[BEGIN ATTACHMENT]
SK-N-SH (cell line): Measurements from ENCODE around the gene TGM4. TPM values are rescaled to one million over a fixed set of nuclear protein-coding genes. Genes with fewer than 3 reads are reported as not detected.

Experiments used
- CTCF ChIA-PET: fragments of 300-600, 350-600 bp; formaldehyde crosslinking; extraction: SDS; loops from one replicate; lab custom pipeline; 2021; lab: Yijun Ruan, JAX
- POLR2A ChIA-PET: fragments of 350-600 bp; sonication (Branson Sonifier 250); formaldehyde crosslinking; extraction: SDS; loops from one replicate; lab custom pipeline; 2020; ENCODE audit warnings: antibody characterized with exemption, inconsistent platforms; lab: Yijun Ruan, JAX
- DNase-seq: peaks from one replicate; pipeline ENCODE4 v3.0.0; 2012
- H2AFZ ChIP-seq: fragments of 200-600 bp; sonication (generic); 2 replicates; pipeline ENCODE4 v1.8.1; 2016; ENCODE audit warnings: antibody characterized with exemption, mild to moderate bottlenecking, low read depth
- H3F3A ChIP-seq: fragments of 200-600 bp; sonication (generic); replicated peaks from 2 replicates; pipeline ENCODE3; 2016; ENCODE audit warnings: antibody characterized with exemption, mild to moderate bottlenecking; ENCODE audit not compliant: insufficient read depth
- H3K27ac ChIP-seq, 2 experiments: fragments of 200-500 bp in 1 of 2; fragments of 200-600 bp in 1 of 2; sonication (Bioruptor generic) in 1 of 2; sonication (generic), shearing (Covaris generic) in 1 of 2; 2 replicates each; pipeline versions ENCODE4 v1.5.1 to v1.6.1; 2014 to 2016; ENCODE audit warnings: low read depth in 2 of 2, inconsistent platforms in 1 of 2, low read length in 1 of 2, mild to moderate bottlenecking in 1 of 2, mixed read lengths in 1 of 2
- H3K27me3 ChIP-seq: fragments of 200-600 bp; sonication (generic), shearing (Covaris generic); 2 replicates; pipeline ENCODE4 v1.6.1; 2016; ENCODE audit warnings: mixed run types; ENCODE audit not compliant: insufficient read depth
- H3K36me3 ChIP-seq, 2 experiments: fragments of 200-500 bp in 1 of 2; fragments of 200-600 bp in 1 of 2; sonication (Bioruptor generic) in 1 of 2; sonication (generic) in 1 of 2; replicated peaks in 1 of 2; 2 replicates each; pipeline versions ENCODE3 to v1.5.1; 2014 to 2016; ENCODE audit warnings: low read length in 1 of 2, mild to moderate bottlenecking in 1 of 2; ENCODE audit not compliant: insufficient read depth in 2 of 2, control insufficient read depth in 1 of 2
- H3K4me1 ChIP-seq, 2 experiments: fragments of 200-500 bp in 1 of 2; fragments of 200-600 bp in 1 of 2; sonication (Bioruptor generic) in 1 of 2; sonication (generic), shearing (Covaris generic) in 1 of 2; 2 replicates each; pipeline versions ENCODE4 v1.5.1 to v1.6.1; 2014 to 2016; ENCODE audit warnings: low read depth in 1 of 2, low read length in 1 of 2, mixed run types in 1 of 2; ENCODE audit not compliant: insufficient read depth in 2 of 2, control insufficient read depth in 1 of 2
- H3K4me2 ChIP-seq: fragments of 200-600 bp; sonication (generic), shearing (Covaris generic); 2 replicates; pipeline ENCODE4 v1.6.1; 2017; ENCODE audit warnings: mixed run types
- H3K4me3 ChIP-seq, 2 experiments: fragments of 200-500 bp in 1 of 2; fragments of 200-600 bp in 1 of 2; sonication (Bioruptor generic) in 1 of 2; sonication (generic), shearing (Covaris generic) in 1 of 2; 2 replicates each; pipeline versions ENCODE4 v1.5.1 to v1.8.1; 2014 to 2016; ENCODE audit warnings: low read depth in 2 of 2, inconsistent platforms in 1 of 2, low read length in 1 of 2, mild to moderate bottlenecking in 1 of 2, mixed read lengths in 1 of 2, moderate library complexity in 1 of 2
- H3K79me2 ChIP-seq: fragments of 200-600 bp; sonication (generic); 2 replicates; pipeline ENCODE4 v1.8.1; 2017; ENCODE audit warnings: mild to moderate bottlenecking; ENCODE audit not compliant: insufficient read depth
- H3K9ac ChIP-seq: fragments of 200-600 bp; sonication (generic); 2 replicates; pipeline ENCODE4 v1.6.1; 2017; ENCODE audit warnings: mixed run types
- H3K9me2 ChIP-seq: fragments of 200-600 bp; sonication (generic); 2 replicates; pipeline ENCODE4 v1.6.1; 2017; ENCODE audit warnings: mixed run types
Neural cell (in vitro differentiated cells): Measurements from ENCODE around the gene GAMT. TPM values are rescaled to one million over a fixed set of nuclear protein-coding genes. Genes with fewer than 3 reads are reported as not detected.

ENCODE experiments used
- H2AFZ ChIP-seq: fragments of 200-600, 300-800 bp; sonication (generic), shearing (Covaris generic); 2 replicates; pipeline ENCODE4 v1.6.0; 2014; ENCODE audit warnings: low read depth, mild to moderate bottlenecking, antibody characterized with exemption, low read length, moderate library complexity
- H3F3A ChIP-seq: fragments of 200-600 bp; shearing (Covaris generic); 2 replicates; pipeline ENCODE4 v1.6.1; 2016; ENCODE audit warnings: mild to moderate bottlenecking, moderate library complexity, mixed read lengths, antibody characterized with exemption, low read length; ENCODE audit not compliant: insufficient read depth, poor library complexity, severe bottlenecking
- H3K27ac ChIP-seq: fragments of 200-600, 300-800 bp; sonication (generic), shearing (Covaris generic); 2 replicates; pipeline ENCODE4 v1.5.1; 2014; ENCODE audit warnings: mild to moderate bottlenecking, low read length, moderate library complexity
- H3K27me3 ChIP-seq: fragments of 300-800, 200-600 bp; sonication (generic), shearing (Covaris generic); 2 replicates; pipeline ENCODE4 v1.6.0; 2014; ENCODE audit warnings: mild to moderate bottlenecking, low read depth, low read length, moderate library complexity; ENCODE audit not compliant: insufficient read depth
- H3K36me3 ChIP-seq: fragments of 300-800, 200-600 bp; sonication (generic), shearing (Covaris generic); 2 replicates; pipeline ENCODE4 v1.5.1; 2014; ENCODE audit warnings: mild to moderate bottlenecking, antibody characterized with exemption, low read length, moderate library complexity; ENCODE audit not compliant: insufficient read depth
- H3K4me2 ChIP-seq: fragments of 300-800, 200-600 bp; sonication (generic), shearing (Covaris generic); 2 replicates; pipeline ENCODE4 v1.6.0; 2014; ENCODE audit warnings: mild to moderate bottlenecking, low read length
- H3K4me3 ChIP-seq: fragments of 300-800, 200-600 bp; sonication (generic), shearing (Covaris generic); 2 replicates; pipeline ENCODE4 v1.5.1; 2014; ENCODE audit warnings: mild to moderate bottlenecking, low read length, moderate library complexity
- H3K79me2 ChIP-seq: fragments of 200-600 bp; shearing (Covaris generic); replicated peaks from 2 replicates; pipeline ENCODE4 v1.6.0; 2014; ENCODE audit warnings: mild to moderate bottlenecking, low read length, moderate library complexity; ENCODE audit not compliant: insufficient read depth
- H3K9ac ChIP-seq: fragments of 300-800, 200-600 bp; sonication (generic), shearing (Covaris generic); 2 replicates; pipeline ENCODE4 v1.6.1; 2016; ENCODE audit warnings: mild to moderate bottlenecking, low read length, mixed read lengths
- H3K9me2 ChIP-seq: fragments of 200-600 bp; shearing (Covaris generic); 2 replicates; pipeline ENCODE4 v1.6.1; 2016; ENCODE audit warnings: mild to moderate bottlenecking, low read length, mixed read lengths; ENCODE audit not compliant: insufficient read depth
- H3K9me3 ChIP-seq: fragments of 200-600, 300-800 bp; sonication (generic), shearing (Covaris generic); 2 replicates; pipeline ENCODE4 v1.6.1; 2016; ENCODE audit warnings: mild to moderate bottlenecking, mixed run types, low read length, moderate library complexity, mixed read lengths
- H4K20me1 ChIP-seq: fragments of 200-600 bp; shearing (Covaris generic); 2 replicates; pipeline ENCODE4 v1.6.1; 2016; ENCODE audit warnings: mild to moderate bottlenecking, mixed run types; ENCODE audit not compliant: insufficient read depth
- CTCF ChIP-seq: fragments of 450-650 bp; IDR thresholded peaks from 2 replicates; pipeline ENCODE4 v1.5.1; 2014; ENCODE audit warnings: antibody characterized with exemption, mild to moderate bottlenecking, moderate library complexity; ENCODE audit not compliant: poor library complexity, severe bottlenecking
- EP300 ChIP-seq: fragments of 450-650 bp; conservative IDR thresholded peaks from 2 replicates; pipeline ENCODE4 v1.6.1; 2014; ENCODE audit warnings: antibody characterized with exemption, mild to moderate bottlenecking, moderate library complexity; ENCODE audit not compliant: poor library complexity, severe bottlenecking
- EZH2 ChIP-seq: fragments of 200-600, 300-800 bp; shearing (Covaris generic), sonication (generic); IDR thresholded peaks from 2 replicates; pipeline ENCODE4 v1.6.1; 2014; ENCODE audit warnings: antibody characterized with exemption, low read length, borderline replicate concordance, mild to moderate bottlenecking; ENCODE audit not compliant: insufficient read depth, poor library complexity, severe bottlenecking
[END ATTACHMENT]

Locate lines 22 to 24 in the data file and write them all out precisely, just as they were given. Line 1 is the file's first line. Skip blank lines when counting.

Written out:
- H3K27me3 ChIP-seq: fragments of 300-800, 200-600 bp; sonication (generic), shearing (Covaris generic); 2 replicates; pipeline ENCODE4 v1.6.0; 2014; ENCODE audit warnings: mild to moderate bottlenecking, low read depth, low read length, moderate library complexity; ENCODE audit not compliant: insufficient read depth
- H3K36me3 ChIP-seq: fragments of 300-800, 200-600 bp; sonication (generic), shearing (Covaris generic); 2 replicates; pipeline ENCODE4 v1.5.1; 2014; ENCODE audit warnings: mild to moderate bottlenecking, antibody characterized with exemption, low read length, moderate library complexity; ENCODE audit not compliant: insufficient read depth
- H3K4me2 ChIP-seq: fragments of 300-800, 200-600 bp; sonication (generic), shearing (Covaris generic); 2 replicates; pipeline ENCODE4 v1.6.0; 2014; ENCODE audit warnings: mild to moderate bottlenecking, low read length